Lancen Kendall was a healthy, happy 5-month-old boy when his parents put him down for a nap in their Phoenix, Arizona, home. He never woke up. Doctors initially attributed the death to Sudden Infant Death Syndrome (SIDS), but later found Lancen had been infected with enterovirus.
The Center for Disease Control (CDC) is testing to see if Lancen was infected with the EV-D68 strain of enterovirus, which has infected nearly 700 people and killed two children in the U.S. this year. State health officials in Arizona told 3TV that Lancen is one of 24 recent enterovirus cases statewide.
Although Lancen appeared healthy before he died, enterovirus often has cold and flu-like symptoms and causes severe respiratory issues, which makes it difficult for infants and children to breathe. Children are most at risk for catching the virus, with those under the age of five who have asthma or other respiratory problems are at a higher risk for serious complications.
Lancen’s father, Kevin Kendall, found his son blue and unresponsive in his crib.
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“I checked on him halfway through his nap. For him not to be breathing an hour and a half later, it's a terrifying ordeal,” he told Fox10 reporters. “It was a very scary moment.”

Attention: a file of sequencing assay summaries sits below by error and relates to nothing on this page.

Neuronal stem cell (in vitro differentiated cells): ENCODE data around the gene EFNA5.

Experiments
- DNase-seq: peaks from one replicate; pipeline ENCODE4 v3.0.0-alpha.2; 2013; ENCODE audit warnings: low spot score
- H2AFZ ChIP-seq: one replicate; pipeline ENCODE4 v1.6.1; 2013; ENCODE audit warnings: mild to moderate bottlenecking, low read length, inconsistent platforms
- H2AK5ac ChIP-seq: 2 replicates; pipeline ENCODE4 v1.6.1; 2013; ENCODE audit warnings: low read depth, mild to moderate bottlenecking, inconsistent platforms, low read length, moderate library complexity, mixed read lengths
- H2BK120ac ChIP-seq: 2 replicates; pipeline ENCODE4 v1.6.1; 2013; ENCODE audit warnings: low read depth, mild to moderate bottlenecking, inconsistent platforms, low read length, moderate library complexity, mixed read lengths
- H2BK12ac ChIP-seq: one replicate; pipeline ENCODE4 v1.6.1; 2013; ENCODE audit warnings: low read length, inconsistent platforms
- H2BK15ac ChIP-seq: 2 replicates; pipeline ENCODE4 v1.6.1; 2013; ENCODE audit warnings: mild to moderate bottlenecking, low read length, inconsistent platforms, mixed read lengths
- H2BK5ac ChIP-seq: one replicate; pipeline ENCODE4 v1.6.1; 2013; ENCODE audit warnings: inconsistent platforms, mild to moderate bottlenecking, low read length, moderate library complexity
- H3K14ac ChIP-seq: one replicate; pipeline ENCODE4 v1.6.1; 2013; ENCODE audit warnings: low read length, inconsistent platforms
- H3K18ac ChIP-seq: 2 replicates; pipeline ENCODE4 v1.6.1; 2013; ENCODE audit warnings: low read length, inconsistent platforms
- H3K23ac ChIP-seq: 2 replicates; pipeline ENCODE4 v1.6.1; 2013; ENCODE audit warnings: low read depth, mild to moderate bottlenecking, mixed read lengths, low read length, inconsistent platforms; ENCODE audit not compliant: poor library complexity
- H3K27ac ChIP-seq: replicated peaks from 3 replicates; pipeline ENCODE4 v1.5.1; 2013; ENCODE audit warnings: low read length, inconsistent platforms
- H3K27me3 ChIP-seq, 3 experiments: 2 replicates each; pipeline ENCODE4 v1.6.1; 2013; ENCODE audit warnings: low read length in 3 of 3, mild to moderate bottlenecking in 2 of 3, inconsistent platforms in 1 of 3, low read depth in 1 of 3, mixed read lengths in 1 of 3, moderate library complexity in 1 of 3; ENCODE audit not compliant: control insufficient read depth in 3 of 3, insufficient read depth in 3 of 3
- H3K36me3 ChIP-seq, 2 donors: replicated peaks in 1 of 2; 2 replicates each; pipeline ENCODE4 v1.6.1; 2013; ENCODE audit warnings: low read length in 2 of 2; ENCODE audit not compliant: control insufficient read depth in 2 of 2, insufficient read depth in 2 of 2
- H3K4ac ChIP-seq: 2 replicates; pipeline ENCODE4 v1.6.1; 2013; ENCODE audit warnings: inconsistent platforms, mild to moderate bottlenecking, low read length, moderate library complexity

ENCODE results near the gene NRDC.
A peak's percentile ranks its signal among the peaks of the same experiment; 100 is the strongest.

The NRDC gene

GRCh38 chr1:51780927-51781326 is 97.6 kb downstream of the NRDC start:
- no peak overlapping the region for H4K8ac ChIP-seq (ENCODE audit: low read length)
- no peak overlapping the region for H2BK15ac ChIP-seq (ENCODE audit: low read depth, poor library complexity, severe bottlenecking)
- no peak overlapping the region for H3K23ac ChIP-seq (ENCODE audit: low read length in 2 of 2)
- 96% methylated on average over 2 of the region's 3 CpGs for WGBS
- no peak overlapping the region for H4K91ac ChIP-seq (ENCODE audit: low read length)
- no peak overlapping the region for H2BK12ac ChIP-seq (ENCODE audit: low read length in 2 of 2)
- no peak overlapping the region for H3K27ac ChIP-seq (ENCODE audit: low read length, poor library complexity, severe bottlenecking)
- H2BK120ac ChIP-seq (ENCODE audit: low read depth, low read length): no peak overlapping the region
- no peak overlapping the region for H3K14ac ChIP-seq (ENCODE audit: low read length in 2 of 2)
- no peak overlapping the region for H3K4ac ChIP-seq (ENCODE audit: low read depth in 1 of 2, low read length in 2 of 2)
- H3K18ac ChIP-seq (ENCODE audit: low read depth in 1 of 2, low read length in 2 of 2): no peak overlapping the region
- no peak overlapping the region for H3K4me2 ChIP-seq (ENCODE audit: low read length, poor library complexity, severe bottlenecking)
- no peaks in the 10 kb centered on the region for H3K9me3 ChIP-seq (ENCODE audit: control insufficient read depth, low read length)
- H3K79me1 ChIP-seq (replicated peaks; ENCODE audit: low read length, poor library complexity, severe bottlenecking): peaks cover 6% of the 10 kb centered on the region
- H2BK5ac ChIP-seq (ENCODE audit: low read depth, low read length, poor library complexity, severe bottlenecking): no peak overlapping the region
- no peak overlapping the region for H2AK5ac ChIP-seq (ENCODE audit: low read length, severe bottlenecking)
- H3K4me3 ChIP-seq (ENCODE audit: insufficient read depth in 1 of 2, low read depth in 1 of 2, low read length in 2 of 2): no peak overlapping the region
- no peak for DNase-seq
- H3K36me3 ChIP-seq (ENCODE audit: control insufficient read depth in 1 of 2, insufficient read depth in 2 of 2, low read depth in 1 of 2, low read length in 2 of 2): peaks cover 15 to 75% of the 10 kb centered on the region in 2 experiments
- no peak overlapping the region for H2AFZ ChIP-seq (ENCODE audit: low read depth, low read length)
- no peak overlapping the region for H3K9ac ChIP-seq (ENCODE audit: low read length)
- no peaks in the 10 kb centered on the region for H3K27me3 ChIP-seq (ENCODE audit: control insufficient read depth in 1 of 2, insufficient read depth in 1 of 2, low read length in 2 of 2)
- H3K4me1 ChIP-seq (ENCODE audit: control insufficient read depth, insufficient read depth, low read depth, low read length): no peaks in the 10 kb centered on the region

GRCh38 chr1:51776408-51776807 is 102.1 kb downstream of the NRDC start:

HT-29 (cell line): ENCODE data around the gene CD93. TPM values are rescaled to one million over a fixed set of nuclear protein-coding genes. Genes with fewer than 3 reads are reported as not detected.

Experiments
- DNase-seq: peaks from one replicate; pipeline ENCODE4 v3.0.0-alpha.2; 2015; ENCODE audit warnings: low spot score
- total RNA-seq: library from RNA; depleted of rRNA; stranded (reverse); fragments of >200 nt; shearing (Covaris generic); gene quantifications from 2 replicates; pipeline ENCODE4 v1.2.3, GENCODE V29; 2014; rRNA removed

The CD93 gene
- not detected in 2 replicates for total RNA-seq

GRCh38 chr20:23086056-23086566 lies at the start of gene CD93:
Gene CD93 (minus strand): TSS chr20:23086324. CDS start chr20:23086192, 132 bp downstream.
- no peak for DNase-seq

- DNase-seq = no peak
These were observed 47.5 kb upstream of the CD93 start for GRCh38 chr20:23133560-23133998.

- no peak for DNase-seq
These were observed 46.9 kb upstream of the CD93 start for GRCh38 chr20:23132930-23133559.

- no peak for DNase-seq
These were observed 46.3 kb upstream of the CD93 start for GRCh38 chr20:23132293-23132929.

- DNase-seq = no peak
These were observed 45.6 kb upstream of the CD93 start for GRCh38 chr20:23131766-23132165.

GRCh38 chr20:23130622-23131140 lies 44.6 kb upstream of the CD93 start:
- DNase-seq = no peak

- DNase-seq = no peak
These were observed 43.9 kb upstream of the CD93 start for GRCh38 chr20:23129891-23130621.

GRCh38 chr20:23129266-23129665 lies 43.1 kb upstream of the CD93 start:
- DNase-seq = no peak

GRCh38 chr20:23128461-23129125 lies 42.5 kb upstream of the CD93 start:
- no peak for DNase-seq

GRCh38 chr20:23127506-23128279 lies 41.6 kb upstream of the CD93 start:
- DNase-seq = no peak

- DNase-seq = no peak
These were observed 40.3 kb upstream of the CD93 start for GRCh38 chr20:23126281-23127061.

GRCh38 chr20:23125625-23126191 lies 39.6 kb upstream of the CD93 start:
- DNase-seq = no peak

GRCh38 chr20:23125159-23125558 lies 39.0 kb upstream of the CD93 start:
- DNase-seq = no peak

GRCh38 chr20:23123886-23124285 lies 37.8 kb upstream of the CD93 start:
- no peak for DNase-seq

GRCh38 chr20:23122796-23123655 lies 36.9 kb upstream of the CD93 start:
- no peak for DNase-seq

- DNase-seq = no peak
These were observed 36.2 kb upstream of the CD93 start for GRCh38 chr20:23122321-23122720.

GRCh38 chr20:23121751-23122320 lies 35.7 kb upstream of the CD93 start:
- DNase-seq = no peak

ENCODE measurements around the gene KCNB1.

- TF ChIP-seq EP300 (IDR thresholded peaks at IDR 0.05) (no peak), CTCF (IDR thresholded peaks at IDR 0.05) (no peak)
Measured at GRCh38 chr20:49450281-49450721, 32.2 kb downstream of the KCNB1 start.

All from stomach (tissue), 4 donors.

Lancen was rushed to Banner Thunderbird Medical Center, where he was pronounced brain dead and passed away five days later.
"The lack of warning is the scariest part to me. We didn't know he was sick," he told 3TV.
"It's kind of terrifying that it literally came out of nowhere," said his mother, Kathleen Kendall.
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Prior to this incident, the Kendall family wasn’t even aware of the enterovirus but Kathleen told 3TV that she hoped the tragic death of her son would help inform other parents about the dangers of enterovirus. “If there’s nothing else we can do, let [people] be aware that it’s out there and it’s happening.”
Image via 3TV